February 13, 2013

How Do You Depress Rats? Introduce Them to the Robot Apocalypse, of Course


First, a disclaimer. I know that depression is not a laughing matter. Mental illness is a serious problem in our world today, and whether we are talking depression, bipolar disorder, anxiety disorder, suicidal ideation or any number of other conditions, it is a serious matter. On the other hand, some who suffer from the greatest sadness find humor in dark places. And, frankly, the idea of scientists trying to depress rats with an evil robot is a pretty funny one on its face. So, even though depression is no laughing matter, this is a pretty interesting story.

It is common practice for scientists to conduct medical research on animals, especially rats (where else did the term “lab rat” come from?). And often, these scientists are forced to introduce maladies into the test subjects. The question facing a group of Japanese researchers, then, was how to depress a group of lab rats. The answer, apparently, was to torment them with the threat of the robot apocalypse.

Seriously.

No one – rat, human or otherwise – likes being bullied. And when the bully in question does not get tired and relentlessly chases you around with the purpose of upsetting you as much as possible, well, that sounds a lot like a recurring nightmare I had after watching The Terminator and Mean Girls too many times in sequence.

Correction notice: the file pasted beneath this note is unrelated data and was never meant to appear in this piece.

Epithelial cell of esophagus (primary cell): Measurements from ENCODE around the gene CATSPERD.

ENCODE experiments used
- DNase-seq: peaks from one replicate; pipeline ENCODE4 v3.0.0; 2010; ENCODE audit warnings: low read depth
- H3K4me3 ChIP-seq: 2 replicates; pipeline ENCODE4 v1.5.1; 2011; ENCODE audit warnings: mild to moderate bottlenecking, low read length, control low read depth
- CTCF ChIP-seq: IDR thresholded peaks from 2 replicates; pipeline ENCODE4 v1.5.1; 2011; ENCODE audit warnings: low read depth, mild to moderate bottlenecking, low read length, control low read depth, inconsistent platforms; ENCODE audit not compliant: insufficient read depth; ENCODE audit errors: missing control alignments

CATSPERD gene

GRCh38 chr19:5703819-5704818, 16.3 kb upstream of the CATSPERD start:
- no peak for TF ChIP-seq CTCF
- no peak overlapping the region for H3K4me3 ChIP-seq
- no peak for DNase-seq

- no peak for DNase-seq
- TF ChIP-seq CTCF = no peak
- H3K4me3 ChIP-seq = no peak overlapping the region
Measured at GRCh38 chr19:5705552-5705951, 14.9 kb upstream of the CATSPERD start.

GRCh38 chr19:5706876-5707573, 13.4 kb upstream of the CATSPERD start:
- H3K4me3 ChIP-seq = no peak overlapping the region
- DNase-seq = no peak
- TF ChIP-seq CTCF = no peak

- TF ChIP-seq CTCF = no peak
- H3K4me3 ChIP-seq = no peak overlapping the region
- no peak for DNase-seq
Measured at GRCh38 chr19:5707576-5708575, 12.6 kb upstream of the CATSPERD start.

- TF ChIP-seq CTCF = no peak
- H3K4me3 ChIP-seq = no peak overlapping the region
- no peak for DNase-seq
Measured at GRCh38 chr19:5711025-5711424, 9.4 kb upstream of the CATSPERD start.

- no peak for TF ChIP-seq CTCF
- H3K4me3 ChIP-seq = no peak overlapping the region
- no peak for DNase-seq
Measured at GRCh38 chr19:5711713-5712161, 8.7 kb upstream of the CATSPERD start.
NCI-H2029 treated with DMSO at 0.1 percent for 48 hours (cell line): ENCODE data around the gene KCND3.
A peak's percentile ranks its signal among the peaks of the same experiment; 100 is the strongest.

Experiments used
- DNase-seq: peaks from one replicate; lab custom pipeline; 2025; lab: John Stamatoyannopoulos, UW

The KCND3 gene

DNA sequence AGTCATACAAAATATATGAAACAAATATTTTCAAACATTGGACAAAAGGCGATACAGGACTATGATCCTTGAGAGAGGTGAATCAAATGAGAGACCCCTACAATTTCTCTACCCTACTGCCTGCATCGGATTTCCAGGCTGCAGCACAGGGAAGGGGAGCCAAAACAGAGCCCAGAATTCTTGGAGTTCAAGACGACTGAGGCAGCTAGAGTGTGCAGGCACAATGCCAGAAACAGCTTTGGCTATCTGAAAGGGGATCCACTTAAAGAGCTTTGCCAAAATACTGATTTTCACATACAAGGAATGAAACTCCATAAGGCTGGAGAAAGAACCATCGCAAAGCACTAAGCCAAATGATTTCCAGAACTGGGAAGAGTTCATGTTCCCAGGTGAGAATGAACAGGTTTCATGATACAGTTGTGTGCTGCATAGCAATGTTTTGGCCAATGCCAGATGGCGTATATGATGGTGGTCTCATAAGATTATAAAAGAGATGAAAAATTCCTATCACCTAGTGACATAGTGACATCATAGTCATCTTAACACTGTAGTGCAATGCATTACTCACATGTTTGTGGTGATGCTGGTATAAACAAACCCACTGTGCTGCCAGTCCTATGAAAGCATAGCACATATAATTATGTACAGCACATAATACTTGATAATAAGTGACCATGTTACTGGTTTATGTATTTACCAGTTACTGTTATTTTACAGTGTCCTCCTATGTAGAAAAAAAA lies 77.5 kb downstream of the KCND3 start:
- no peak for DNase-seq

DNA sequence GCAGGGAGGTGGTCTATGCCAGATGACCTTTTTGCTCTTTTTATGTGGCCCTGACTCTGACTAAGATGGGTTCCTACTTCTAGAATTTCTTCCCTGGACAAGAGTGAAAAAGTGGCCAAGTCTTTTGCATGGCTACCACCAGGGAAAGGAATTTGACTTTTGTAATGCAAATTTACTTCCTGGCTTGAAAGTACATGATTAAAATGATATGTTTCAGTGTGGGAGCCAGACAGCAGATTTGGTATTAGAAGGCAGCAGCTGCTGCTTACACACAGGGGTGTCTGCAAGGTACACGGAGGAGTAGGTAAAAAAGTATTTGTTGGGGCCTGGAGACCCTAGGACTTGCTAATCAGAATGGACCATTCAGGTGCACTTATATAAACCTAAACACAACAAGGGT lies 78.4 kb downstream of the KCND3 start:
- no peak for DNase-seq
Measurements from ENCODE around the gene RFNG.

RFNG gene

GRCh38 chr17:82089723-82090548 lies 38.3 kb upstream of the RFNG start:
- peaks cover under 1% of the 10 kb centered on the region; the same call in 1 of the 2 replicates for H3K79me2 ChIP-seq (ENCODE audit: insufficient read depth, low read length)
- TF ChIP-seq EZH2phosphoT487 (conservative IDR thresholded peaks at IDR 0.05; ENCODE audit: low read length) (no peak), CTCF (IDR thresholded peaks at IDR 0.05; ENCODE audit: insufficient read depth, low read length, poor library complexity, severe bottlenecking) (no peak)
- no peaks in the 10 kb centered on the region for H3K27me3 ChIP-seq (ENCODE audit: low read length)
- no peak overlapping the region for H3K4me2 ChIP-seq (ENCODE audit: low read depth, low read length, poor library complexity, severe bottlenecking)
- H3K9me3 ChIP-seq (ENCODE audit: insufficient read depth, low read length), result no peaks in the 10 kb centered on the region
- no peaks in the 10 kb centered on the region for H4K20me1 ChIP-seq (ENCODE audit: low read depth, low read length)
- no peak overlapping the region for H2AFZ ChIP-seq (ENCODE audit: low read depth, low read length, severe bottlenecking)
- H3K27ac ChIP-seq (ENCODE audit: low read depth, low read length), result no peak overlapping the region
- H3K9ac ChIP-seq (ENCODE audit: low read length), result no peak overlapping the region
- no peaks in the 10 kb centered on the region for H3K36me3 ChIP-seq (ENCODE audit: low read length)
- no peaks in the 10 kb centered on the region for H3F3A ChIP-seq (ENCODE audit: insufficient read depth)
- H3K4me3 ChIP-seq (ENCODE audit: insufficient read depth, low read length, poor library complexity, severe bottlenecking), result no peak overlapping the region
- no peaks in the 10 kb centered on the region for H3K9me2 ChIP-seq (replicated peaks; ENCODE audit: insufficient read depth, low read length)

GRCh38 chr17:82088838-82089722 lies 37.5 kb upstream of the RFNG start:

Researchers at Waseda University in Japan realized that surgery and chemical treatments were not enough to mimic true depression, so they decided that a relentless, abusive robo-rat was the best option for driving the rats into a dark place. The robot follows the rats around, running into the poor creatures over and over. After dealing with this from youth through adulthood, the rats become listless and “naturally depressed,” meaning they are better candidates for anti-depression drugs. Other than this robo-abuse, researchers claim, the rats are treated fairly.

That is, other than inducing them with horrible, crippling depression. Perhaps a robot mouse from the future will come to liberate them, or The Brain really will take over the world and free his fellow lab rats. Or, perhaps the research will lead to an effective cure for the millions of humans who do suffer from major depression. You know what? I think I’ll take that last option. Those suffering from mental illness need all the help they can get.




Edited by Jamie Epstein



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